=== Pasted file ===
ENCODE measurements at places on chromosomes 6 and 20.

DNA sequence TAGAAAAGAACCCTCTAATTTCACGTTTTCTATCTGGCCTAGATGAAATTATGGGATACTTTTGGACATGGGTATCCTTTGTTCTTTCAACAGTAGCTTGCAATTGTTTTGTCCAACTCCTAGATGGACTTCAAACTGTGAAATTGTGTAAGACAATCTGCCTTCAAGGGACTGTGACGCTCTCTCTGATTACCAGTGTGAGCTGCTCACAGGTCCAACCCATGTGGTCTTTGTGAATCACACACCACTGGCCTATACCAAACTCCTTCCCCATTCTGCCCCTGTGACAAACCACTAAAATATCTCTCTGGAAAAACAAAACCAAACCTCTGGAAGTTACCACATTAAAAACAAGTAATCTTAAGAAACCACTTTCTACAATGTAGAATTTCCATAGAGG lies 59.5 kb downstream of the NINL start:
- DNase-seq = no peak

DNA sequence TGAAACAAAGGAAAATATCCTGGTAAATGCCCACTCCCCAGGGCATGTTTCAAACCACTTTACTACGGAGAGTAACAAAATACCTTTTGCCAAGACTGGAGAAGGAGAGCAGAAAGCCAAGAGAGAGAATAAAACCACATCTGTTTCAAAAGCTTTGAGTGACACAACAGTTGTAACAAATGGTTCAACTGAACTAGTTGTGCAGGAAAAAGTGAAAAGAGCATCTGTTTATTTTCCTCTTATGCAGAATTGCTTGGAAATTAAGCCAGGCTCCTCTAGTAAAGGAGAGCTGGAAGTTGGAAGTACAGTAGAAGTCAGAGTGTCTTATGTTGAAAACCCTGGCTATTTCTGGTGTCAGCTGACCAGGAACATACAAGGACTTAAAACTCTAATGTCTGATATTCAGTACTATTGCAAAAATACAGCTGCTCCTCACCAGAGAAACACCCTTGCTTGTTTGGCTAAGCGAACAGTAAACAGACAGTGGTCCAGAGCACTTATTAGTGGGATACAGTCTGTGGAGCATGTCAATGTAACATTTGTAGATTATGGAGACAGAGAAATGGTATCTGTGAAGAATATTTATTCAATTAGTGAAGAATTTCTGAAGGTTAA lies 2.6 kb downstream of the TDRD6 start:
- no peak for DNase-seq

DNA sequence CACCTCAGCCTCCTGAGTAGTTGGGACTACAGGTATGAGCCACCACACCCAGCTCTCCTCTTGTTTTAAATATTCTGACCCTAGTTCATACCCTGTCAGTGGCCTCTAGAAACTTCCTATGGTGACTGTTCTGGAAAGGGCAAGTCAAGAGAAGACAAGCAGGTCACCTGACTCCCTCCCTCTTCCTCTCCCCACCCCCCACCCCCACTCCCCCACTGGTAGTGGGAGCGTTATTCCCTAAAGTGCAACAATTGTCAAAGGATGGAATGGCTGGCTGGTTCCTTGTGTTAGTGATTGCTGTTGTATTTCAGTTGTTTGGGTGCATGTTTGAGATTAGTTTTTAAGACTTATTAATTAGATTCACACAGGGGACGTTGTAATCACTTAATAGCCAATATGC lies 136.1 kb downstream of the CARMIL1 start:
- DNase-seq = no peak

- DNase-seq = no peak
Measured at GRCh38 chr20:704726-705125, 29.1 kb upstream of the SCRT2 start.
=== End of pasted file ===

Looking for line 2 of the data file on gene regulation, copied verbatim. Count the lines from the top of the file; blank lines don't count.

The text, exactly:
DNA sequence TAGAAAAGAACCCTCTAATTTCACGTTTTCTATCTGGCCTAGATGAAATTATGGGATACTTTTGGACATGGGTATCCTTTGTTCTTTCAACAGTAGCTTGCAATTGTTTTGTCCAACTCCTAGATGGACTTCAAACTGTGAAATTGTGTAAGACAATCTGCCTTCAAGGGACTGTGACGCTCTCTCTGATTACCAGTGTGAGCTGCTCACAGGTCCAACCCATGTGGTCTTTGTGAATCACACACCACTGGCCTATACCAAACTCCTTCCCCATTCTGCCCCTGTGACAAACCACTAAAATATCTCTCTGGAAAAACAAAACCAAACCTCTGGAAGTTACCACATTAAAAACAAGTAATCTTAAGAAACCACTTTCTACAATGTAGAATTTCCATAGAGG lies 59.5 kb downstream of the NINL start: